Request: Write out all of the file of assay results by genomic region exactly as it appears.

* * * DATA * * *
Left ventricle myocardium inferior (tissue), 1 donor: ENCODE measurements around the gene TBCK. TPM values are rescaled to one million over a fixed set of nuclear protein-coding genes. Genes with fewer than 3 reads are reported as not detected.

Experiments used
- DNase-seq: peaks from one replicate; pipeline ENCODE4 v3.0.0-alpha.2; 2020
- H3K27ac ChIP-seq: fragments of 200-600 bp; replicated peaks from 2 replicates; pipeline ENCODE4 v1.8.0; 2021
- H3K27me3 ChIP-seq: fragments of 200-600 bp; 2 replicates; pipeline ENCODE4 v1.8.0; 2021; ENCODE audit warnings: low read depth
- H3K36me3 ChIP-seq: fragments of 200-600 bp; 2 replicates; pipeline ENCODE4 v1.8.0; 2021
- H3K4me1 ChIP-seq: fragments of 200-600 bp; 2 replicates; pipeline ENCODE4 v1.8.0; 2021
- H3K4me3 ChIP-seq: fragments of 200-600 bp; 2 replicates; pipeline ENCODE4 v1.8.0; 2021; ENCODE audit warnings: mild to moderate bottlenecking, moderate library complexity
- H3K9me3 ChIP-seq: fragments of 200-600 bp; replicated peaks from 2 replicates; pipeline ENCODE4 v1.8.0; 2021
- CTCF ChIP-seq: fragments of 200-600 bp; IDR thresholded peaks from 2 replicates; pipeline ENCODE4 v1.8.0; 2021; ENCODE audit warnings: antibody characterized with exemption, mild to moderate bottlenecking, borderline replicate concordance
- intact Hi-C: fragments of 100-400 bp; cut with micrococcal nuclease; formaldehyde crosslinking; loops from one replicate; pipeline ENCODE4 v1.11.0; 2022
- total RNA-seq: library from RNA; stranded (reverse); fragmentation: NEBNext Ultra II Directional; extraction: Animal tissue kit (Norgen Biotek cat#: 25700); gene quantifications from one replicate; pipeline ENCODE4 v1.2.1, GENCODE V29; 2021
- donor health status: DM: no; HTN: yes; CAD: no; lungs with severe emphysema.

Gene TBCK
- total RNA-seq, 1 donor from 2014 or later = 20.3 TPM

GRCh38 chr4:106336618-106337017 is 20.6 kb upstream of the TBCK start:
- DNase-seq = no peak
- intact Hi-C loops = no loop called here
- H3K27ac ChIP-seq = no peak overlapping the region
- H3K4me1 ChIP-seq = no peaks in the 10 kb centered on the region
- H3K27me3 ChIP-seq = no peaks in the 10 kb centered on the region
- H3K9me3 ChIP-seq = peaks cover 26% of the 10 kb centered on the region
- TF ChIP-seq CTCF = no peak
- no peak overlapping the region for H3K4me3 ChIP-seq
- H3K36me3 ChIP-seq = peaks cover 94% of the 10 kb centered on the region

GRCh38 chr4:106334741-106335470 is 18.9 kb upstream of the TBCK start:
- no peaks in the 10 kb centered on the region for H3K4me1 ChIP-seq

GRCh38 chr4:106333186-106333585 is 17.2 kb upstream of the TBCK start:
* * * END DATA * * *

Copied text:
Left ventricle myocardium inferior (tissue), 1 donor: ENCODE measurements around the gene TBCK. TPM values are rescaled to one million over a fixed set of nuclear protein-coding genes. Genes with fewer than 3 reads are reported as not detected.

Experiments used
- DNase-seq: peaks from one replicate; pipeline ENCODE4 v3.0.0-alpha.2; 2020
- H3K27ac ChIP-seq: fragments of 200-600 bp; replicated peaks from 2 replicates; pipeline ENCODE4 v1.8.0; 2021
- H3K27me3 ChIP-seq: fragments of 200-600 bp; 2 replicates; pipeline ENCODE4 v1.8.0; 2021; ENCODE audit warnings: low read depth
- H3K36me3 ChIP-seq: fragments of 200-600 bp; 2 replicates; pipeline ENCODE4 v1.8.0; 2021
- H3K4me1 ChIP-seq: fragments of 200-600 bp; 2 replicates; pipeline ENCODE4 v1.8.0; 2021
- H3K4me3 ChIP-seq: fragments of 200-600 bp; 2 replicates; pipeline ENCODE4 v1.8.0; 2021; ENCODE audit warnings: mild to moderate bottlenecking, moderate library complexity
- H3K9me3 ChIP-seq: fragments of 200-600 bp; replicated peaks from 2 replicates; pipeline ENCODE4 v1.8.0; 2021
- CTCF ChIP-seq: fragments of 200-600 bp; IDR thresholded peaks from 2 replicates; pipeline ENCODE4 v1.8.0; 2021; ENCODE audit warnings: antibody characterized with exemption, mild to moderate bottlenecking, borderline replicate concordance
- intact Hi-C: fragments of 100-400 bp; cut with micrococcal nuclease; formaldehyde crosslinking; loops from one replicate; pipeline ENCODE4 v1.11.0; 2022
- total RNA-seq: library from RNA; stranded (reverse); fragmentation: NEBNext Ultra II Directional; extraction: Animal tissue kit (Norgen Biotek cat#: 25700); gene quantifications from one replicate; pipeline ENCODE4 v1.2.1, GENCODE V29; 2021
- donor health status: DM: no; HTN: yes; CAD: no; lungs with severe emphysema.

Gene TBCK
- total RNA-seq, 1 donor from 2014 or later = 20.3 TPM

GRCh38 chr4:106336618-106337017 is 20.6 kb upstream of the TBCK start:
- DNase-seq = no peak
- intact Hi-C loops = no loop called here
- H3K27ac ChIP-seq = no peak overlapping the region
- H3K4me1 ChIP-seq = no peaks in the 10 kb centered on the region
- H3K27me3 ChIP-seq = no peaks in the 10 kb centered on the region
- H3K9me3 ChIP-seq = peaks cover 26% of the 10 kb centered on the region
- TF ChIP-seq CTCF = no peak
- no peak overlapping the region for H3K4me3 ChIP-seq
- H3K36me3 ChIP-seq = peaks cover 94% of the 10 kb centered on the region

GRCh38 chr4:106334741-106335470 is 18.9 kb upstream of the TBCK start:
- no peaks in the 10 kb centered on the region for H3K4me1 ChIP-seq

GRCh38 chr4:106333186-106333585 is 17.2 kb upstream of the TBCK start: